Trinidad Weathers Adversity To Support Its Women And Children

No country is perfect…

… Even when said country is a picturesque island with a booming economy that offers tropical temperatures year-round, and presents you with gorgeous white sand beaches. 

Trinidad, however, has made significant strides to improve the lives of its women and children in recent years. 

Trinidad and Tobago is a thriving Caribbean nation with a population of over 1.3 million people. Of these, 49.83% are women, and 50.17% are male. And as of 2021, 281,556 children aged 0 to 14 years old live on the islands.

While Trinidad has room to grow to improve support of its women and children demographic, there’s no doubt the predominantly African and Indian-mixed island has done a lot so far.

Today, we’ll zoom in on persons and groups making a difference in Trinidad and Tobago, and how the country is paving the way in women’s leadership for other countries to follow.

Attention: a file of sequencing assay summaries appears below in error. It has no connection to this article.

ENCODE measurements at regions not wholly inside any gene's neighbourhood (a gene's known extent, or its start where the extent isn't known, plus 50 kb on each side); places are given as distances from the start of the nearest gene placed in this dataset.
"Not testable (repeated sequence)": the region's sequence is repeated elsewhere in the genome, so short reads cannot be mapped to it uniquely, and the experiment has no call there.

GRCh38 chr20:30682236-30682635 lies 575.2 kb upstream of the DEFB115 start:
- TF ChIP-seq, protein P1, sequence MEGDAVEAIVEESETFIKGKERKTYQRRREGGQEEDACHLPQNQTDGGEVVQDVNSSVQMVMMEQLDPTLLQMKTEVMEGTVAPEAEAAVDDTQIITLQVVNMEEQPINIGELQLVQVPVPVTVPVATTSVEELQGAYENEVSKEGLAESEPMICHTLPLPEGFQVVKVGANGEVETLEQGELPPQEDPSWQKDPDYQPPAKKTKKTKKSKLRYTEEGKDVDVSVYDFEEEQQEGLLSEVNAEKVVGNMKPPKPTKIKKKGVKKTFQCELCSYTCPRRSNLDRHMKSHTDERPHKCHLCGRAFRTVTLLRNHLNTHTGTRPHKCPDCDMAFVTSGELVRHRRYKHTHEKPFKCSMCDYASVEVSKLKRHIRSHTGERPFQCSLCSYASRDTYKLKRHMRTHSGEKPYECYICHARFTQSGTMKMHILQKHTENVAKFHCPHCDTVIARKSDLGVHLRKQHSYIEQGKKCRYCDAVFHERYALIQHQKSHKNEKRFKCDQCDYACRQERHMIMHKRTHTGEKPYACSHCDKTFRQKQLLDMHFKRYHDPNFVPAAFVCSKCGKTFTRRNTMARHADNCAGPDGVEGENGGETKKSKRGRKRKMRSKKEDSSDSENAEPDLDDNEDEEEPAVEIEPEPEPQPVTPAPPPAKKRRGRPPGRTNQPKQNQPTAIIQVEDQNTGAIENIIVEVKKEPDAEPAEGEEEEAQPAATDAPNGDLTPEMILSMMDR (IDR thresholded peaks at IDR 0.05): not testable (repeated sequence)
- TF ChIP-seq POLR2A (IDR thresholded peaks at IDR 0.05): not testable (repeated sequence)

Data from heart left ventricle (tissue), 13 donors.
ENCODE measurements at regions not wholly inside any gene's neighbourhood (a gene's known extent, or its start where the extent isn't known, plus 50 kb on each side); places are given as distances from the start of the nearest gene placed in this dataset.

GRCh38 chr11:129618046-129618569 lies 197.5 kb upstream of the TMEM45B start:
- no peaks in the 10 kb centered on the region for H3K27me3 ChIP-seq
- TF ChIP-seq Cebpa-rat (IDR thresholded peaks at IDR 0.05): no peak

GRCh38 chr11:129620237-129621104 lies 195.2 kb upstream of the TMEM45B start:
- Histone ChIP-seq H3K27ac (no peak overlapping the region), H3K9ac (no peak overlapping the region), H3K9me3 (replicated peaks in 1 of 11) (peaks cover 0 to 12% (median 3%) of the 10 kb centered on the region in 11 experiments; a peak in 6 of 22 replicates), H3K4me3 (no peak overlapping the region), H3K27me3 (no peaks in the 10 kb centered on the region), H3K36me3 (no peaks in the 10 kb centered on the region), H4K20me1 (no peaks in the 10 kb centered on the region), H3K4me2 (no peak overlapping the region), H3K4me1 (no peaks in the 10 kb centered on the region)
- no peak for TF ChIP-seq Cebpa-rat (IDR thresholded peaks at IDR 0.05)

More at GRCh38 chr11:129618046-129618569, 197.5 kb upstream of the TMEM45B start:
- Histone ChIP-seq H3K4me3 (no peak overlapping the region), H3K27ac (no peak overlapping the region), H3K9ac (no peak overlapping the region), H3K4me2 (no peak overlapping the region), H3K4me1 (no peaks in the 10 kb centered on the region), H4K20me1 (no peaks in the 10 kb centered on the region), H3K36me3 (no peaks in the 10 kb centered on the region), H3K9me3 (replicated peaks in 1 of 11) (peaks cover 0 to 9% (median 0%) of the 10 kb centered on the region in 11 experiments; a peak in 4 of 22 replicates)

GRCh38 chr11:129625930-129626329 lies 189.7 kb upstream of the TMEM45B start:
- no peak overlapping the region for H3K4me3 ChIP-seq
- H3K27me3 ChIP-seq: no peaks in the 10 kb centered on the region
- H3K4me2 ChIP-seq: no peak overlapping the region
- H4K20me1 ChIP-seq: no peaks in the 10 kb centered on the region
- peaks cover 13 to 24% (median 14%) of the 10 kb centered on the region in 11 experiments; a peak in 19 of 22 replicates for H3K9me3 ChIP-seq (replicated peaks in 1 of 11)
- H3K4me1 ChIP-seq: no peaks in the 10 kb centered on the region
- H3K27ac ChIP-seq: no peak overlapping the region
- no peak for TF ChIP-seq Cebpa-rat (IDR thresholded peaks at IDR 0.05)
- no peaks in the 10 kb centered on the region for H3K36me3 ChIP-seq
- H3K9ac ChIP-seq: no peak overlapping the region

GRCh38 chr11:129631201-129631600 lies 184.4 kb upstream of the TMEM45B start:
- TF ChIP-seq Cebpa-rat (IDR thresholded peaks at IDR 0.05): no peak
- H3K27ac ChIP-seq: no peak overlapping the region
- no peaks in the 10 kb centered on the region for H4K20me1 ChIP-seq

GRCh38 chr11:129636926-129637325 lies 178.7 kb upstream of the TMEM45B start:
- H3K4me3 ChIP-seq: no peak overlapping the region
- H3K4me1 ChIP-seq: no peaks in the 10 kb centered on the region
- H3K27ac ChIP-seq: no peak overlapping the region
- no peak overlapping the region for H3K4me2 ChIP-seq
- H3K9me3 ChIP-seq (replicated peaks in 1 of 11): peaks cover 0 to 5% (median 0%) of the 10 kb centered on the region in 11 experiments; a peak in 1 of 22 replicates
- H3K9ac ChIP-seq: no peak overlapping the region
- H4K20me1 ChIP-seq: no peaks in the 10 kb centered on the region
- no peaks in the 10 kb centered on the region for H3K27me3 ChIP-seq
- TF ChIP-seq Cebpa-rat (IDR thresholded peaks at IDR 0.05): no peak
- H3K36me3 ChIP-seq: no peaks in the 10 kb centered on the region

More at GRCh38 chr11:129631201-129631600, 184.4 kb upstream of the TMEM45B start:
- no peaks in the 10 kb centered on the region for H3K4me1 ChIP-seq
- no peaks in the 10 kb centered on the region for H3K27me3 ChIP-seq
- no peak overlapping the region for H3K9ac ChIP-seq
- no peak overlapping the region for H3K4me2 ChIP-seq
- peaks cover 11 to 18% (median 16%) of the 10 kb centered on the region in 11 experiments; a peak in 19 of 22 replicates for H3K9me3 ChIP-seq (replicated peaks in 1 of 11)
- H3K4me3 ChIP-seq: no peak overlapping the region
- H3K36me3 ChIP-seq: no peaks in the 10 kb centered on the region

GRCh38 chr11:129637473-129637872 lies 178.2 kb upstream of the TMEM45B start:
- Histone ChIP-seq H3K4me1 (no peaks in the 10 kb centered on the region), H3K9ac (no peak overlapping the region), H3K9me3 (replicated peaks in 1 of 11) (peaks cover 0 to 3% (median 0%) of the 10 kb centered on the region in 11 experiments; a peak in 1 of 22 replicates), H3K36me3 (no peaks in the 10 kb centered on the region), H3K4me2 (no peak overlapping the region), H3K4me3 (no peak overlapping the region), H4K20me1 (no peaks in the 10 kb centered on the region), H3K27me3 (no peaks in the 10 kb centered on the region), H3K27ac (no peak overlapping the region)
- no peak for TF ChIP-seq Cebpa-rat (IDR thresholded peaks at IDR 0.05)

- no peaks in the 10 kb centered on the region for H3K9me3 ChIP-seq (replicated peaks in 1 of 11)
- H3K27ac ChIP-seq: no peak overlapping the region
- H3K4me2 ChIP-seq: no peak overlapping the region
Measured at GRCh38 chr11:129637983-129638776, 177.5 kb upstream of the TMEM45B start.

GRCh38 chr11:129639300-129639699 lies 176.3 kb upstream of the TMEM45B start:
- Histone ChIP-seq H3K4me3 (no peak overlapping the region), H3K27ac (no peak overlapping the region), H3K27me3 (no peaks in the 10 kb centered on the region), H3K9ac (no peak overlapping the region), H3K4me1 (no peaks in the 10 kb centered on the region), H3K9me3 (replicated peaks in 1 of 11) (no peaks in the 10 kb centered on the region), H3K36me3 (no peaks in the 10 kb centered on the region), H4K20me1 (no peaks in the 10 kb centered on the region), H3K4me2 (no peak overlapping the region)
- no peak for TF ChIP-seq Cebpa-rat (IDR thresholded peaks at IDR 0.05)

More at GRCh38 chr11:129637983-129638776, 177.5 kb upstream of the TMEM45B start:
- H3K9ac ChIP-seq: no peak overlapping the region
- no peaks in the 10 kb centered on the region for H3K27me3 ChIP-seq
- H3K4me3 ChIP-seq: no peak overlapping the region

Trinidadians Help Trinidadians To Grow

In Trinidad, the highly praised mentality of “it takes a village” is prevalent.

In many tight-knit families, all the adults present raise the children. And in turn, children refer to close but non-blood-related friends as their tanty (also tantie, or tante, meaning aunt), uncle, granny, or grandpa.

This culture created what now allows Trinis (slang for Trinidadians) to boast, albeit humbly, that they have the friendliest people on earth. 

The island people are also quite tolerant of the religious groups on the island. 

Muslims, Hindus, Catholics, and other primarily Christian denominations live in harmony and treat each other with respect when it comes to their faith.

Of course, a segment of the population lives in poverty. And, sadly, there is a violence problem as well as cases of child abuse. 

But, despite it all, there are many Trinis trying to make a difference. 


Akosua Edwards Is Doing Her Part

Akosua Edwards is one such person. She created the group called NiNa, meaning girl in Spanish, to help at-risk young women and girls in her home island of Trinidad.